The significance of these manuscripts produced exultance in those who rejoice at all further evidence of the authenticity of the scriptures and it produced scorn in those who claim that the Bible is uninspired. This is because the copies of the Old Testament writings were about 900 years older than any known existing copies prior to 1948. 900 years!

The Isaiah scroll was the most complete Old Testament scroll found in the caves of Qumran. Almost the entire book of Isaiah was found. Amazingly, when compared to the manuscript that was previously known as  the oldest one (written about 900 years later), it was very close to exactly the same text…word for word. Remember, we are talking about documents originally copied by scribes between the years 68 BC and 250 AD!

Our God has said “Heaven and earth will pass away, but my Words shall not pass away.” We, as His people believe we have the inerrant, plenarily inspired Word. But even the skeptics were aghast at the number of Dead Sea scrolls that contained Biblical text, the amazing way they were preserved, and the striking evidence they produced that what we are reading today is indeed the same text that was written by the original penmen.

As you can imagine, once the shepherd sold his new-found treasures (the first scrolls found) to an antiquities dealer (for about 28 dollars) and the world slowly caught on to the news about the scrolls, archaeologists wanted to dig  (and they did, finding 800-900 documents and over 50,000 fragments, along with what many believe was a “writing room”). Discoveries led them to believe that the documents were written and preserved by scribes of the Essenes, one of four distinct Jewish groups of the Roman period.  As conflict and war in the middle east interrupted the excavations, Jordanians seized the scrolls during the 6-Day War and kept them for a time. The government of Jordan is still attempting today to lay claim to the scrolls. 

God’s timing is always perfect. I’m thankful that my childhood was the one era of time into which the scrolls were introduced. Why did God allow those scrolls to be hidden for 2000 years? I do not know all about His reasons, but I do know that the leading nations of the world, including the United States and European countries, were, in the 1950s and 60s, launching into an era of unbelief like no era they’d ever known; an era that would lead them to the widespread acceptance of the Darwinian theory of evolution and a swift resultant revolt against time-honored codes of morality. All the while, God was shouting from dry bedouin caves in the Judean desert, “My Word shall never pass away.” His providential timing is perfect! 

Looking at these caves made me all the more excited to visit the Museum of Israel, where I would get to see some of the jars and some of the manuscripts found in them. That post will come soon!

Qumran lesson: Jars of clay were the preservation vessels. There were treasures awaiting discovery in the jars of Qumran. God can use an ancient scribe in exile, a young shepherd boy and a lost goat to reveal His powerful evidence. While I know that we are not the inspired writers  (as in the passage below) who had the treasure in their miraculously empowered minds, He can still use you and me, in a sense, as jars of clay today, to put the preserved Word in the hands of those who desperately need it. 

But we have this treasure in jars of clay, to show that the surpassing power belongs to God and not to us. We are afflicted in every way, but not crushed; perplexed, but not driven to despair; persecuted, but not forsaken; struck down, but not destroyed; always carrying in the body the death of Jesus, so that the life of Jesus may also be manifested in our bodies. For we who live are always being given over to death for Jesus’ sake, so that the life of Jesus also may be manifested in our mortal flesh. So death is at work in us, but life in you. (2 Cor. 4:7-12)

Bless Your Heart by Cindy Colley

The Stolen Bible and the Podcast

A beautiful sixty-something woman made her way to the microphone to lead the closing prayer today in West Plains, Missouri, where I was speaking at a ladies seminar. She paused before praying to comment on the the Providence of our great God, about which I’d been speaking. She reminisced about the early days of her marriage, when Providence found the newlyweds in a hotel room en route to an off shore assignment with which her husband had been tasked, early in his career. At the end of the hotel stay, her husband picked up the Gideon Bible from the hotel desk and placed it in their car.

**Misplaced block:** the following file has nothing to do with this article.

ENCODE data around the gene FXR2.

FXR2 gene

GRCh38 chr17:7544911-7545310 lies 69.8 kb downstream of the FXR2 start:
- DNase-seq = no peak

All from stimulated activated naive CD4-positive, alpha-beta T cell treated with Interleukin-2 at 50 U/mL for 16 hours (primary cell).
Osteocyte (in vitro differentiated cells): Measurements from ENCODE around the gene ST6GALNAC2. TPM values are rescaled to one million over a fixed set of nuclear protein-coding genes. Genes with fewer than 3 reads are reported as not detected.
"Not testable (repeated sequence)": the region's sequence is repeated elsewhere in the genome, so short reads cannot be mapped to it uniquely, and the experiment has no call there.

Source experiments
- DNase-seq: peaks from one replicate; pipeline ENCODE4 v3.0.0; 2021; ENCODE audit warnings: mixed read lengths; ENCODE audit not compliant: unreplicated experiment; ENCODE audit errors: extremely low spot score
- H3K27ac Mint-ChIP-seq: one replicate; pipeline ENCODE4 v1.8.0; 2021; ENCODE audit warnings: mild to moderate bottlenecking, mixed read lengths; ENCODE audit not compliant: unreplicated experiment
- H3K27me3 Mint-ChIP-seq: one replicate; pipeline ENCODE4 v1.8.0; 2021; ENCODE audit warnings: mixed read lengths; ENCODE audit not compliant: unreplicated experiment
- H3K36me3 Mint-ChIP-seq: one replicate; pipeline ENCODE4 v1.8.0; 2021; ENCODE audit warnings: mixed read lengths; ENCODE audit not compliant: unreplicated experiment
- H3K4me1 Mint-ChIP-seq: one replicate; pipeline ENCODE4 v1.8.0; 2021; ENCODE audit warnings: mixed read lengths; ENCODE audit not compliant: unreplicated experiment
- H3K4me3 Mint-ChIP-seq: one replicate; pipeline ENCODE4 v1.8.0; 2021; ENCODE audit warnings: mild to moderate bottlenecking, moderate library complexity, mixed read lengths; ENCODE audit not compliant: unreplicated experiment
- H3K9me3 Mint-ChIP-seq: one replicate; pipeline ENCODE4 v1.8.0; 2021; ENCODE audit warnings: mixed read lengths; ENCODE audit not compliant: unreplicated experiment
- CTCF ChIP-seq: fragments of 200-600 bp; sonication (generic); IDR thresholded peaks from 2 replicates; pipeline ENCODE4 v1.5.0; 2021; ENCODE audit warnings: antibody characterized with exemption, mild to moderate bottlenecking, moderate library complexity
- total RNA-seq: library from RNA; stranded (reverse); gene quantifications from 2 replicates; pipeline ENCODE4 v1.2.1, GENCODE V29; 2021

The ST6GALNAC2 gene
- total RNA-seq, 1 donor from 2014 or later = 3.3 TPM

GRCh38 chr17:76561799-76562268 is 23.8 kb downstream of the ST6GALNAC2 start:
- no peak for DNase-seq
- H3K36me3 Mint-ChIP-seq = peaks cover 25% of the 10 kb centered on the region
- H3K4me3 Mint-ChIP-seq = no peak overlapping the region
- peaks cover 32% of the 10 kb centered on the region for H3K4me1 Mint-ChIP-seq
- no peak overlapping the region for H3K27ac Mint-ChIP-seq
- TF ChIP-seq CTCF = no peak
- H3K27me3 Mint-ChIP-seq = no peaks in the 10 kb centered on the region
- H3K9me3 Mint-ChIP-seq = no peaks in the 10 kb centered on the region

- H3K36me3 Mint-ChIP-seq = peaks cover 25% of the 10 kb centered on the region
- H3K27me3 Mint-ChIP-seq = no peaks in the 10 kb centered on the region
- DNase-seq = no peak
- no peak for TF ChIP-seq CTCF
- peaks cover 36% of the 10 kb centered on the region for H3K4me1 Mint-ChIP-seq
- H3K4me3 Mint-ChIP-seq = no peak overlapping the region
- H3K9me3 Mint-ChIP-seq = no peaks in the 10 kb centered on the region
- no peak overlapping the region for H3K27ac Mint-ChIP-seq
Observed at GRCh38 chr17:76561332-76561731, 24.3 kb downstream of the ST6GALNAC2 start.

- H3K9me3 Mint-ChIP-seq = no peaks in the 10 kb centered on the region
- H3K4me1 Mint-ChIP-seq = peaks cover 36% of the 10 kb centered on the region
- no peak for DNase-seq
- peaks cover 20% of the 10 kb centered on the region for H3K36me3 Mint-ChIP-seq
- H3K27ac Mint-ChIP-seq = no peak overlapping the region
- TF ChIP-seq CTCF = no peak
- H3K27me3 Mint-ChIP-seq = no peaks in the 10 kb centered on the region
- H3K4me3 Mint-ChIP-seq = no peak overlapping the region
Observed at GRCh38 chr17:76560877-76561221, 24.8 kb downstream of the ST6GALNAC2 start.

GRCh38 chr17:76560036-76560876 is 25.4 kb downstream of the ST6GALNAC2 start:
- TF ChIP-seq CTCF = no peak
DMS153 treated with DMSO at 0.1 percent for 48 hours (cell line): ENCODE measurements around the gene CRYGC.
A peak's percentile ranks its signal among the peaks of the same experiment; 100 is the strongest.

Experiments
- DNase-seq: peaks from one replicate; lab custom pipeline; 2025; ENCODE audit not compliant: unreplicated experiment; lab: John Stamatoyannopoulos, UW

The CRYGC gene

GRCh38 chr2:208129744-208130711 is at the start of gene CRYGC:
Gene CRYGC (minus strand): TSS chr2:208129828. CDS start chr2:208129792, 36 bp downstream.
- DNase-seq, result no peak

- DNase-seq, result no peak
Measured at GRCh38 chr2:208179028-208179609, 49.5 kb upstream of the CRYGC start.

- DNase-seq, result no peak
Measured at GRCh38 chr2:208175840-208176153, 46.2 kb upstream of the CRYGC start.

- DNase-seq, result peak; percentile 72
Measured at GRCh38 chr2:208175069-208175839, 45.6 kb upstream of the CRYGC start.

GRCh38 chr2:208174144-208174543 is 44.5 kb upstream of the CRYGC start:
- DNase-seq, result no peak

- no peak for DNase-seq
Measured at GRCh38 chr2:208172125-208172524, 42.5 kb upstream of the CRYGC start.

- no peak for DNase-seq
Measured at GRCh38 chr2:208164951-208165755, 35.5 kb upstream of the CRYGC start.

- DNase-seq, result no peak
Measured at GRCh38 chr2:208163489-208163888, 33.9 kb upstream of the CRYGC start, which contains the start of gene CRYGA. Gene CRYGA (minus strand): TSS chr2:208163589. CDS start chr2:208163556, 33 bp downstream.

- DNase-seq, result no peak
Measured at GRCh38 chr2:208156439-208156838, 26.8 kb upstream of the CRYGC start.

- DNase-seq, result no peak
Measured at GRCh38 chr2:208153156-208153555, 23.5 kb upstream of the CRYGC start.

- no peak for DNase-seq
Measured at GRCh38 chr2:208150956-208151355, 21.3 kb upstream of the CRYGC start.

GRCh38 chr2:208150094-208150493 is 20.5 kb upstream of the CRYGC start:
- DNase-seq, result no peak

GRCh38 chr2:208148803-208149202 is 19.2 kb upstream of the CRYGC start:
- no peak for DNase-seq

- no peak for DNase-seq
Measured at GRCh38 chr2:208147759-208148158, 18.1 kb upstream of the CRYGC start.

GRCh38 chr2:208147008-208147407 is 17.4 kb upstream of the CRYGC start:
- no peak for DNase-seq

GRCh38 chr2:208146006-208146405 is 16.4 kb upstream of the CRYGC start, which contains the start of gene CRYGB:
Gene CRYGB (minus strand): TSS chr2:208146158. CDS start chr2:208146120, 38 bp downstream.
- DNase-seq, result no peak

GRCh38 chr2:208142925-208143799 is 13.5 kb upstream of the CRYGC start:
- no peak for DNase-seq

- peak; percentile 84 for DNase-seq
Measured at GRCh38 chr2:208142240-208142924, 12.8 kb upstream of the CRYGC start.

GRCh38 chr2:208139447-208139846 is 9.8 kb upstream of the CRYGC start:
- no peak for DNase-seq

“What kind of man have I just married?” she thought….”What kind of man steals a Bible?” 

A few days later, while her husband found himself waiting in the car for a tugboat to come and transport him to the job, he picked up the “stolen” Bible and began to read. Just at the right time, an elder in the church of the Lord passed by the car. Glancing in the window, he noticed the young man reading the Bible. As any good soldier does, the elder engaged the young man in conversation about the Word. He basically asked the question asked by Philip two thousand years ago of the Ethiopian journeyman in Acts 8: “Do you understand what you are reading?”  

The rest, as they say, is history. I guess the tugboat came to pick him up, but that was just incidental when compared to the rescue of the spiritual lifeboat that day.  Lo, these many years later, this sweet woman, baptized along with her husband, as a result of reading from the “stolen” Bible, led our feasting souls in prayer at the conclusion of our study on how to be beautiful women for Him.

Story after story comes my way about how people learn the gospel by “chance.” In fact, I am convinced that, for souls who are seeking, there is Providence; not a miraculous nudging or a better-felt-than-told mystical experience. But, when people are seeking—when they are opening up the Bible and looking for His Will—there are often still people who are praying for opportunities to interact with those seekers.  Our God is powerful enough to orchestrate His Providence in uniting teachers with students and bringing seekers to those who can facilitate understanding. 

I pray that He is doing that with our Digging Deep study. I am praying hard that, as we explore His supreme authority, He is bringing open hearts together with open Bibles in sweet circumstances that can bring souls to an ultimate place around His throne. I hope you can be with us for the first podcast of this year’s study. It’s tomorrow night at 7 p.m. CST here: https://livestream.com/whcoc/for-women. If you can’t make it live, shoot for watching the archived edition. Either way, if you could be praying about the digging, the hearts, and the receptivity to the power of the Word, Emily Anderson, who joins me tomorrow night, and I will be so thankful. Blessings till then!

P.S. If you’d still like to get in on the study, there’s plenty of time to catch up! September’s portion can easily be combined with October’s and you’ll be right with us by the end of the month. We’d love to have you studying along.